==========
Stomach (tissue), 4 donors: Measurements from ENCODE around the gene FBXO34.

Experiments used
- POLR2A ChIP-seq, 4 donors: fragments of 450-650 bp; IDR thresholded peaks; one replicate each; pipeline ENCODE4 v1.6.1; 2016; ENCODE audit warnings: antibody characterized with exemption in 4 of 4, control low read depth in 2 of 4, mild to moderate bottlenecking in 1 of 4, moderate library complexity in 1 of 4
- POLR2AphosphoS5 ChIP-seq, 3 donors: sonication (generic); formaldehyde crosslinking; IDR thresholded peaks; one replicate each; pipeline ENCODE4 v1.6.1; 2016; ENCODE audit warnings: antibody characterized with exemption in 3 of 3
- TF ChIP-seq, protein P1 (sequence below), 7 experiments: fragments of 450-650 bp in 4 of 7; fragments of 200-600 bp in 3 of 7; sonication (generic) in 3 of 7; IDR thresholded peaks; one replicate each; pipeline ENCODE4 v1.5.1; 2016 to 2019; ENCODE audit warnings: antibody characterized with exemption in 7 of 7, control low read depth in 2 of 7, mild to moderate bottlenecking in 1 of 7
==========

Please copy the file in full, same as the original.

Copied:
Stomach (tissue), 4 donors: Measurements from ENCODE around the gene FBXO34.

Experiments used
- POLR2A ChIP-seq, 4 donors: fragments of 450-650 bp; IDR thresholded peaks; one replicate each; pipeline ENCODE4 v1.6.1; 2016; ENCODE audit warnings: antibody characterized with exemption in 4 of 4, control low read depth in 2 of 4, mild to moderate bottlenecking in 1 of 4, moderate library complexity in 1 of 4
- POLR2AphosphoS5 ChIP-seq, 3 donors: sonication (generic); formaldehyde crosslinking; IDR thresholded peaks; one replicate each; pipeline ENCODE4 v1.6.1; 2016; ENCODE audit warnings: antibody characterized with exemption in 3 of 3
- TF ChIP-seq, protein P1 (sequence below), 7 experiments: fragments of 450-650 bp in 4 of 7; fragments of 200-600 bp in 3 of 7; sonication (generic) in 3 of 7; IDR thresholded peaks; one replicate each; pipeline ENCODE4 v1.5.1; 2016 to 2019; ENCODE audit warnings: antibody characterized with exemption in 7 of 7, control low read depth in 2 of 7, mild to moderate bottlenecking in 1 of 7